Lafitte to Lakefront
Early French settlers founded New Orleans on the banks of the Mississippi River, a short portage from the Bayou St. John and Lake Pontchartrain. In the 19th century, the Carondelet Canal enabled the flow of goods and people between the Bayou and the Vieux Carré. Investing in the Lafitte Blueway and the city’s primary outfall canals as park zones and public spaces reestablishes that historic connection and revitalizes the entire city. They are also amenities that serve residents from the French Quarter and Mid City to Lakeview and Filmore (Gentilly), where the 25 acre Mirabeau Water Garden provides a model for lowland water management.
The Lafitte Blueway can recharge groundwater, provide a new habitat for wildlife within the city, offer recreational opportunities, and restore the historical connection between Bayou St. John and the French Quarter.
The site is currently higher than the surrounding neighborhoods, but can be excavated to provide additional storage capacity to the drainage system. This would reduce severe repetitive loss flooding that is common to the surrounding area.
Left: The Carondelet Canal once connected Bayou St. John and the French Quarter. Top Right: This connection facilitated commerce by providing an easier path for goods and people between the Gulf and the Mississippi. Bottom Right: Oyster luggers in the Carondelet Canal .
Bayou St. John can become a source of water for the Lafitte Blueway during dry weather. A cascade brings water from the level of the bayou and the lake down to the level of the blueway so that the flow of water is both visible and audible. Trails and pathways will run alongside the Blueway, which will bring pedestrians and cyclists from the bayou all the way to the former Carondelet Canal’s turning basin, right next to Louis Armstrong Park at the northern edge of the French Quarter.
1- House adjacent to London Avenue Canal | 2- House behind London Ave. Canal | 3- Open drainage culvert in the Lafitte Corridor | 4- Underutilized and publicly-owned property | 5- Opportunities for community development | 6- Orleans Pump Station #2
With Lake Pontchartrain, London Avenue Canal, and Bayou St. John nearby, Filmore has ready sources of water to feed a network of roadside bioswales and canals inserted into the neutral grounds of the district’s boulevards. These water features and a system of weirs can allow for the precise control of groundwater levels, critical in areas with highly organic soils that are prone to subsidence.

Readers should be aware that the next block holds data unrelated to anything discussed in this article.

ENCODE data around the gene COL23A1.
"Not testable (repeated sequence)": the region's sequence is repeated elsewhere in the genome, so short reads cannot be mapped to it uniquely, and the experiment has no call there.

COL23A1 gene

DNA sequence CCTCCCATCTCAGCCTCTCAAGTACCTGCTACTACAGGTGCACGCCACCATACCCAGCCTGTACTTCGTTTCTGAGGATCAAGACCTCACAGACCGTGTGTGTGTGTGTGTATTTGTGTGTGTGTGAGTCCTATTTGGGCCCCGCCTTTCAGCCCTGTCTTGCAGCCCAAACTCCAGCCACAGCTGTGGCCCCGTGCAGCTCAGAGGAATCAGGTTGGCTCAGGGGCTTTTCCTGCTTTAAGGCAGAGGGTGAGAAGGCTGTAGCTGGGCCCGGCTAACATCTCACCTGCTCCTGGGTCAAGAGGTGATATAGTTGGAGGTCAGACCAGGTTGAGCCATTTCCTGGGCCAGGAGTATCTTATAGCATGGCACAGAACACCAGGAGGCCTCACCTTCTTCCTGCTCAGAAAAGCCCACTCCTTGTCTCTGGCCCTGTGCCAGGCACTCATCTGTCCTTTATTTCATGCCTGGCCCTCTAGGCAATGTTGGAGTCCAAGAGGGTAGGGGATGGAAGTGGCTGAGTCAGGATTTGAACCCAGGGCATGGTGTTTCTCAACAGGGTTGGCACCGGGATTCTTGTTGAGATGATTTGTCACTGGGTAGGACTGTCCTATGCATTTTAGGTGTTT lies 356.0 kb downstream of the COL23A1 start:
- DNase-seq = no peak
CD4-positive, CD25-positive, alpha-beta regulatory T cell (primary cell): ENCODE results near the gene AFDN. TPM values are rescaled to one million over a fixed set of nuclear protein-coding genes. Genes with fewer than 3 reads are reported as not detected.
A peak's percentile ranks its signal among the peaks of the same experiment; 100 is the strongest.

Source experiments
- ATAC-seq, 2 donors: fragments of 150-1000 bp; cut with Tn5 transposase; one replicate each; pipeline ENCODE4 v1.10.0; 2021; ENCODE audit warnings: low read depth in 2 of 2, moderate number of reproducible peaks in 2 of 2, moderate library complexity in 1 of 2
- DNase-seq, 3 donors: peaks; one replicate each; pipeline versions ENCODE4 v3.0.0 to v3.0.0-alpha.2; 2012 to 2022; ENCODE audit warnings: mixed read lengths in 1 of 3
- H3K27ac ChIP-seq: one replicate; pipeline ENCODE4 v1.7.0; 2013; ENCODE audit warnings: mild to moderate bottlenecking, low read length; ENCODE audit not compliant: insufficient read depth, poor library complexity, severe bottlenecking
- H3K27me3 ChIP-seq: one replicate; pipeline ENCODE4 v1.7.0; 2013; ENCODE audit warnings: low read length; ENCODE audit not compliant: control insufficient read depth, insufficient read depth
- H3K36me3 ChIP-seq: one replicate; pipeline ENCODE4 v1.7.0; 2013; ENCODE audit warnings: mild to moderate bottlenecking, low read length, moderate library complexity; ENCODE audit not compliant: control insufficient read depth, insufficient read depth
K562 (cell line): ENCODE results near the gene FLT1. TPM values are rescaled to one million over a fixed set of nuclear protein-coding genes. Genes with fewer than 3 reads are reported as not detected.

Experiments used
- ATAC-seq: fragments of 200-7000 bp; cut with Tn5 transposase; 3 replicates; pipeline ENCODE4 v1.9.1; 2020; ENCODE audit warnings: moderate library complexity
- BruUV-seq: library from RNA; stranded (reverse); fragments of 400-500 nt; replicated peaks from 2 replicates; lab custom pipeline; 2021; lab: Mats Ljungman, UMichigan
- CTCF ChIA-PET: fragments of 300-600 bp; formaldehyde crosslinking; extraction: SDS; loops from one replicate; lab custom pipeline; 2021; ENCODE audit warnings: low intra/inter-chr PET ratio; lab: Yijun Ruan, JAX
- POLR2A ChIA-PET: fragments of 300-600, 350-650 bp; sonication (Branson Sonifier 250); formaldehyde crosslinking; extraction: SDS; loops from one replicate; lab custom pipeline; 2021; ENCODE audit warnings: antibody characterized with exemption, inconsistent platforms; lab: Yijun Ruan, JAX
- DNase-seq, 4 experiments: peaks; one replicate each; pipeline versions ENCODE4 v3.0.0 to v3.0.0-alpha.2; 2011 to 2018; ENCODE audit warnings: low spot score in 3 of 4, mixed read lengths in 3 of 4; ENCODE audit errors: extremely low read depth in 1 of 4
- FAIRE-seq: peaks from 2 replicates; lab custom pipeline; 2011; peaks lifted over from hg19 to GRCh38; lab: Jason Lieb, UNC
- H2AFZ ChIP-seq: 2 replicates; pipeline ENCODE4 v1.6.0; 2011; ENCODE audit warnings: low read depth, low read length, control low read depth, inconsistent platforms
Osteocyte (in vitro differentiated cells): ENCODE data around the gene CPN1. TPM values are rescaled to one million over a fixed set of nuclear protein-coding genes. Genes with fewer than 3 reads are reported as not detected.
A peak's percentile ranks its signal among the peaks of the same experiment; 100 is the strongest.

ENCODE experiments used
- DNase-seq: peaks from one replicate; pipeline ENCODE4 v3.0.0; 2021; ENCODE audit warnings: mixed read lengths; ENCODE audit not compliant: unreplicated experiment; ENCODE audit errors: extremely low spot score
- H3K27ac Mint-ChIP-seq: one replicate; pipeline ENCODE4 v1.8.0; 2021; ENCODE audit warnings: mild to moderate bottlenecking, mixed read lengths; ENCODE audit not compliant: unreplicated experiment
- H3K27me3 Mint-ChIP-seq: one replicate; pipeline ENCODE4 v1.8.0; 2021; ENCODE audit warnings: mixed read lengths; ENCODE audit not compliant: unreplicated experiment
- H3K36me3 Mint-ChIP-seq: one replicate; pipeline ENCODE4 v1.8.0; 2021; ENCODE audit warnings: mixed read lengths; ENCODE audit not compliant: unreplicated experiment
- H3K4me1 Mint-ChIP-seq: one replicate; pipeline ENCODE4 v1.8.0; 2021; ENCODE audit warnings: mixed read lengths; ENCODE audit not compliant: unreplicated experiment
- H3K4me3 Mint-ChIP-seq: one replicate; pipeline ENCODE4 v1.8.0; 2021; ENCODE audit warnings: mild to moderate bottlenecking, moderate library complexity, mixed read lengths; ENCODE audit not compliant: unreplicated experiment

The twenty-five acre parcel on Mirabeau Avenue in Filmore remains one of the only large parcels in the city of New Orleans under single ownership, the Congregation of St. Joseph. Stormwater storage and filtration, environmental education, and athletic fields can support the community and educational programming. A system of wetland terraces, rain gardens, bioswales, and a woodland wash provide diverse habitats for native flora and fauna. The site can become a model for lowland water management.
A series of wetland terraces on the Mirabeau property can clean and store stormwater diverted from a Sewerage and Water Board drainage pipe. The filtered stormwater will empty into a swimming pool, and a boating area planted with rows of willows.
The removal of functionally obsolete floodwalls and the reshaping of New Orleans’ primary outfall canals can bring beauty and new amenities to the city’s lowlands. With closure structures at the lakefront in place, the outfall canals’ levees and floodwalls no longer function as a last line of defense again storm surge, as they were meant to in 2005.
Reconceived as multi-functional waterways by the lowering of concrete floodwalls that sit atop green levee banks today, each of the three primary outfall canals can become a significant public asset with park areas, trails, docks, and waterfront development in place of the bare concrete walls and hidden canals that characterize these corridors today.